Polling is an integral part of society today, especially within the United States. Every day citizens are inundated with the results of various polls and what the results of those polls mean. Polls, in fact, provide the best direct source of information about public opinion. The first known survey in the US was the Census of 1790. Although some survey research was conducted between 1790 and the 1900's, real growth of the industry came after World War II. Then, due to technological advances of the 1930's and 1940's, consumers had more and better products to choose from which required producers to learn more about and respond to consumer demand. This allowed for the growth of the marketing research industry, better know as the polling industry. Today polling is conducted in areas ranging from business to politics to the populations stances on social issues.
It is important to understand how polling is performed. A poll involves a survey of a sample of an overall population one is attempting to learn about. Although this sample is often small, it has been proven that a poll can be very accurate when applied to the overall population. These polls are often performed by a research company, over 2000 of which are located in the U.S. today. These firms can either specialize solely in data collection or the firm can be a full-service firm which designs the questionnaire, tabulates the answers, analyzes the tabulations, and reports the results. It is also important to point out that universities and colleges as well as local, state, and federal governments engage in polling.
There are two different types of polls that can be performed: the scientific poll and the unscientific poll. The unscientific poll consists of examples such as 900-number call in surveys, man on the street polls, some internet polls, and shopping mall polls. In these polls respondents often volunteer their answers, rather than being chosen, and only give the opinions of those surveyed rather than providing an accurate picture of the overall population. It is important to note that unscientific poll results can rarely be trusted and are merely useful as a means of entertainment. On the other hand scientific polls often can be trusted as accurate when being applied to the larger population. Scientific polls are typically performed over the telephone, through the mail, in person, or even through the internet. One of the major characteristics that makes a poll scientific is the fact the pollster identifies and seeks out respondents. This allows the pollster to create a sample that much more closely resembles the overall population being studied. Due to this fact, from this point onward only scientific polls and their characteristics will be discussed.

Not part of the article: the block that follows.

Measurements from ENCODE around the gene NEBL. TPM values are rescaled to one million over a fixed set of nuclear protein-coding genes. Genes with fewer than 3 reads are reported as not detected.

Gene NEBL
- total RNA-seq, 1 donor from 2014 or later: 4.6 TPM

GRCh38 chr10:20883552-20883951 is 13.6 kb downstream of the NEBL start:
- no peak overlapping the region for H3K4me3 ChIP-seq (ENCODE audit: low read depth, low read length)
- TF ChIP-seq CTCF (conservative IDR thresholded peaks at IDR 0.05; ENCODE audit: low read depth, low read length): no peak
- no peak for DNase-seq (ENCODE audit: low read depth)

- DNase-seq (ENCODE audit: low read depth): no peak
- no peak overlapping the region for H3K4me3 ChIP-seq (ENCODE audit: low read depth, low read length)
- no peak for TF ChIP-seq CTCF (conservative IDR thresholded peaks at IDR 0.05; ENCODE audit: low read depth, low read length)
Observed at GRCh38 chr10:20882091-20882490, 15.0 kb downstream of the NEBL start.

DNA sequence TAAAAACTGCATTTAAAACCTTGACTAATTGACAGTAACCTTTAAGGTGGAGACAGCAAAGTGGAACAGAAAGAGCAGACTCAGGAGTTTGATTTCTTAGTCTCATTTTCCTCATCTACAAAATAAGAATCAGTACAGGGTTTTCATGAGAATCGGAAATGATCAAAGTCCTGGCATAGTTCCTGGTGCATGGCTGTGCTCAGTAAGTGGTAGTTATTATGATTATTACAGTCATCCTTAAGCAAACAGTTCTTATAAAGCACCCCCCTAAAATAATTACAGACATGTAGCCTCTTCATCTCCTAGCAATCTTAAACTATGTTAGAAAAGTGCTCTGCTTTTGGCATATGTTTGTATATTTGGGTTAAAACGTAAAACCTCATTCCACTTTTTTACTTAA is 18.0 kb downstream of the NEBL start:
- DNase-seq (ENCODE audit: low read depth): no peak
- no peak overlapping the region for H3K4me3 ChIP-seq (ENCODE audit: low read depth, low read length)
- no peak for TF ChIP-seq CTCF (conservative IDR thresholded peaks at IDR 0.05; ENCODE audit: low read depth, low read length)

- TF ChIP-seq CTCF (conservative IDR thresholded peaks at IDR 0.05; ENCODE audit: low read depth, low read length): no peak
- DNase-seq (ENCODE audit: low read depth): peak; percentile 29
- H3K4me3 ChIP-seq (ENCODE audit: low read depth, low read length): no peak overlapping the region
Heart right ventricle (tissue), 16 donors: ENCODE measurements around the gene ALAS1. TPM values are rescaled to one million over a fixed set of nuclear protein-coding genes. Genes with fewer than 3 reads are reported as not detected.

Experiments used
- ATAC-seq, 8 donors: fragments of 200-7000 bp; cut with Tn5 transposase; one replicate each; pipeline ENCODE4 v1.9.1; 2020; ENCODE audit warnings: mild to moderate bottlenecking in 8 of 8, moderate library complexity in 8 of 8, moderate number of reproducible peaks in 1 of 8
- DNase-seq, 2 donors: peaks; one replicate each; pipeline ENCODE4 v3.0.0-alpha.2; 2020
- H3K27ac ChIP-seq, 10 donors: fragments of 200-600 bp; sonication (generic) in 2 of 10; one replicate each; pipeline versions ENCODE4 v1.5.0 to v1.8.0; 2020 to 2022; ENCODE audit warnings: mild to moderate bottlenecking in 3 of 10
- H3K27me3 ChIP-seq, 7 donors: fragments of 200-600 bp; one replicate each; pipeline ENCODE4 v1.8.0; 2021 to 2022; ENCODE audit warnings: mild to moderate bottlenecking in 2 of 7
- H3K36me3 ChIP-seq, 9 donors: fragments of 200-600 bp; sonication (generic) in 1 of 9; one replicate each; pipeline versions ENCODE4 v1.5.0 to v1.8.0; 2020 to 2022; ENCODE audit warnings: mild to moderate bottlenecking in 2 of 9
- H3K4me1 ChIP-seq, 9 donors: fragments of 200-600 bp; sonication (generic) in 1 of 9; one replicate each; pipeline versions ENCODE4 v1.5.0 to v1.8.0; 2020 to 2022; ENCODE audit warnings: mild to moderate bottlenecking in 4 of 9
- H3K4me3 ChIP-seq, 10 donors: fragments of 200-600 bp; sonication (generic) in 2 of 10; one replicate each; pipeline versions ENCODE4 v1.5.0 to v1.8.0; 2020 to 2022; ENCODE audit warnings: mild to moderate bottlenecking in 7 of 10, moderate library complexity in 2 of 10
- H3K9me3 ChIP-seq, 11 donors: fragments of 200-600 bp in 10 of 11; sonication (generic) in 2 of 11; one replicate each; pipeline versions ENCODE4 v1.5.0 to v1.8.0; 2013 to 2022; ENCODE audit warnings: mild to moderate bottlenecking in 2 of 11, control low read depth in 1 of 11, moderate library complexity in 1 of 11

There are other important aspects of polling to consider. One should look at how many people were interviewed in the survey. All polls contain a margin of error which helps to indicate the accuracy of the poll when being applied to the larger population. Other things equal, the larger the sample, the smaller the margin of error. Another factor to consider is what area or group from which the respondents were chosen. For instance, in pre-primary or pre-election polls a survey of the entire population would not be very useful since turnout on election day is very likely to be quite a bit lower than the size of the overall population of an area. Therefore a poll is probably more useful and accurate when it is based on registered voters or likely voters. Another important characteristic to look into is when the poll was actually conducted. Events may have occurred since the poll was taken that would have altered the responses given in the survey. Although this can be the case it is important to note that poll results that are several weeks or months old may be perfectly valid, but one must make certain that events have not occurred that would have erased any newsworthy relationship to current public opinion.